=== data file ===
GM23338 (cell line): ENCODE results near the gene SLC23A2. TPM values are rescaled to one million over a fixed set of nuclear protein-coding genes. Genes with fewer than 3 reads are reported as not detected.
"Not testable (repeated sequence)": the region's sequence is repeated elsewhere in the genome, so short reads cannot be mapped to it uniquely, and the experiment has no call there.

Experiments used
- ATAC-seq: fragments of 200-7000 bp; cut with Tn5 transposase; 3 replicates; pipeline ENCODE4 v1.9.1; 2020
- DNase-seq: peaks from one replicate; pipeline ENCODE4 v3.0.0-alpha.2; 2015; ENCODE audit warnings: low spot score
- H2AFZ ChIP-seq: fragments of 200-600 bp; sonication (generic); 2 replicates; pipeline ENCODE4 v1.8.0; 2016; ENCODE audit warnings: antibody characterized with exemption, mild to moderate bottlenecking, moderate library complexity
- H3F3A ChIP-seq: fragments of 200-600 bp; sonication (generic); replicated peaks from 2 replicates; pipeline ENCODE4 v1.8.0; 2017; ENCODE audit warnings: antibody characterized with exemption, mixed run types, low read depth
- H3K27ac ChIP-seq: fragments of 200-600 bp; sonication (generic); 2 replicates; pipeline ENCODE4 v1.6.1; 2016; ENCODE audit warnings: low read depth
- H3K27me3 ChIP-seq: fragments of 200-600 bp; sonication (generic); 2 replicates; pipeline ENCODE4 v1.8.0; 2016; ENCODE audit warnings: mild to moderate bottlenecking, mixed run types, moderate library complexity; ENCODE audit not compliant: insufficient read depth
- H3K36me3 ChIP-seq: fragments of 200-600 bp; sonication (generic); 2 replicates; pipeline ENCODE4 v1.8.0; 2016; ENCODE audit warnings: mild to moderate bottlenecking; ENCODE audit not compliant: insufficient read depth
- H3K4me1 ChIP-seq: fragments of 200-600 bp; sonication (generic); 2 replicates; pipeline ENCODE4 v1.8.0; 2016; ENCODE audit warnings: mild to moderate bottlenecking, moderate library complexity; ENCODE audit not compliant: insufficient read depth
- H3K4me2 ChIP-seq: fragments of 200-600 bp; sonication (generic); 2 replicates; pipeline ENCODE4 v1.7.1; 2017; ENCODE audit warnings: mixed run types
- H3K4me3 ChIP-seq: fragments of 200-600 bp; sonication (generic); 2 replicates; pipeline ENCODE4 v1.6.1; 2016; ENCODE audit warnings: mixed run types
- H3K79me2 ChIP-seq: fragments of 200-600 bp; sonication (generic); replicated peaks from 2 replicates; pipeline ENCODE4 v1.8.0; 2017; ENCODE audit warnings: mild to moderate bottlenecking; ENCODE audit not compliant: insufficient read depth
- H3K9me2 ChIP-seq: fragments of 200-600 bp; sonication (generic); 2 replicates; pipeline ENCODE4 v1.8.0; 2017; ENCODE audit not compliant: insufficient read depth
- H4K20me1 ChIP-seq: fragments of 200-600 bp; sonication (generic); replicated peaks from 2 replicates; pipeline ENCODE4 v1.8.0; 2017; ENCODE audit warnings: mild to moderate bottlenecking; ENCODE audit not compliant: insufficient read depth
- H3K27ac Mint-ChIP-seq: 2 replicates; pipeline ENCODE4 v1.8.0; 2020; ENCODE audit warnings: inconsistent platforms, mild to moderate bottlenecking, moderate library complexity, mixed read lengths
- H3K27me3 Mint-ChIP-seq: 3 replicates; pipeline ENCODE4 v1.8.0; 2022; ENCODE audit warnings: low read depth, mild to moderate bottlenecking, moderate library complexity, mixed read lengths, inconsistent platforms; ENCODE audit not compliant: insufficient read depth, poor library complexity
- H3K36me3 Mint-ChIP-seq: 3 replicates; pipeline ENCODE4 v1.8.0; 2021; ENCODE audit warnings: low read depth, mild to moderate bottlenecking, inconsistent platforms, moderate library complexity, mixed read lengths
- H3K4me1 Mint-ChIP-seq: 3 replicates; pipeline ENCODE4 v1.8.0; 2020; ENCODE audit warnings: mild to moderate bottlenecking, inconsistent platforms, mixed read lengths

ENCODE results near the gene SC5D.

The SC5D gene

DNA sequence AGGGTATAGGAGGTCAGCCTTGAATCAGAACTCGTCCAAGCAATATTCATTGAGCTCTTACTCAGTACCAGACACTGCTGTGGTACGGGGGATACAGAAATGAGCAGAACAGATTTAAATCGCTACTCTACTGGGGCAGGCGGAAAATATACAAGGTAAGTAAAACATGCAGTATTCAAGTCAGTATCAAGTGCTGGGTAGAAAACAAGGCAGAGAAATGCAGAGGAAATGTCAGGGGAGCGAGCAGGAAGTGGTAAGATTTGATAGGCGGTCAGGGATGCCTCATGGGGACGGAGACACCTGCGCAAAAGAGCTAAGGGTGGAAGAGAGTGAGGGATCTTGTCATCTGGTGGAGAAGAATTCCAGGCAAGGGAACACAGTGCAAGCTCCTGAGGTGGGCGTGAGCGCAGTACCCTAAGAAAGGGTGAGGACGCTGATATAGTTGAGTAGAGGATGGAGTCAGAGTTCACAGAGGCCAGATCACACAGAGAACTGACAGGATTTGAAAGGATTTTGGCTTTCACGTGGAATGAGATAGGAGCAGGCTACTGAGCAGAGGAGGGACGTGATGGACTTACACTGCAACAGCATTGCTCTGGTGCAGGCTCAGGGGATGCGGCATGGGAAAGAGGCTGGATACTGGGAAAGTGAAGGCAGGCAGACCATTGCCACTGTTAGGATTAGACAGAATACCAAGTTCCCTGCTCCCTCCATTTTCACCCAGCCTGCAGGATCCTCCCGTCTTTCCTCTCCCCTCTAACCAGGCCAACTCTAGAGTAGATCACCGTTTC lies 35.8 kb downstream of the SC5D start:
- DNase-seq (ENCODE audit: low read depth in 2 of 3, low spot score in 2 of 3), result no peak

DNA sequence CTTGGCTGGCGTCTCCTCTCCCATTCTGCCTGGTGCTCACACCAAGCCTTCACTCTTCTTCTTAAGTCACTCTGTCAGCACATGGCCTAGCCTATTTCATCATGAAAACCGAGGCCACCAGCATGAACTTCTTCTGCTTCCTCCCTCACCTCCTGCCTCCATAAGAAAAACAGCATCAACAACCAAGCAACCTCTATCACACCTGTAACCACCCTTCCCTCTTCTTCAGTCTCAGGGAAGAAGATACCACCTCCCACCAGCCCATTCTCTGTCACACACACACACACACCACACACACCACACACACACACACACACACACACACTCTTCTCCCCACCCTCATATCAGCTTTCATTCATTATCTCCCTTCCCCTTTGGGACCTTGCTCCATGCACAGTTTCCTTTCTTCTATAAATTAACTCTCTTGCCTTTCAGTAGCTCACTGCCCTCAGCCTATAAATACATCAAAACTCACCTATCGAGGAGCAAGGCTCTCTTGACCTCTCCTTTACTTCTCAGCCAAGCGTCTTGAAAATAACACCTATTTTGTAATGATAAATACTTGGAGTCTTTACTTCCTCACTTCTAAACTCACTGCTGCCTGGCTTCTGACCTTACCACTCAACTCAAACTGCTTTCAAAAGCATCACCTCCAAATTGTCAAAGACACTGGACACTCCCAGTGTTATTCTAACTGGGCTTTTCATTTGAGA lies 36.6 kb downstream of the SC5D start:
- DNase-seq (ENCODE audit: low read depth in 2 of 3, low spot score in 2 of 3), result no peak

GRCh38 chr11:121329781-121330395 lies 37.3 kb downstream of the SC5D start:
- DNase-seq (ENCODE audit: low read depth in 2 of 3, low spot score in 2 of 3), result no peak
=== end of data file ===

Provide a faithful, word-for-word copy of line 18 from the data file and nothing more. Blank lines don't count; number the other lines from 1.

- H3K27me3 Mint-ChIP-seq: 3 replicates; pipeline ENCODE4 v1.8.0; 2022; ENCODE audit warnings: low read depth, mild to moderate bottlenecking, moderate library complexity, mixed read lengths, inconsistent platforms; ENCODE audit not compliant: insufficient read depth, poor library complexity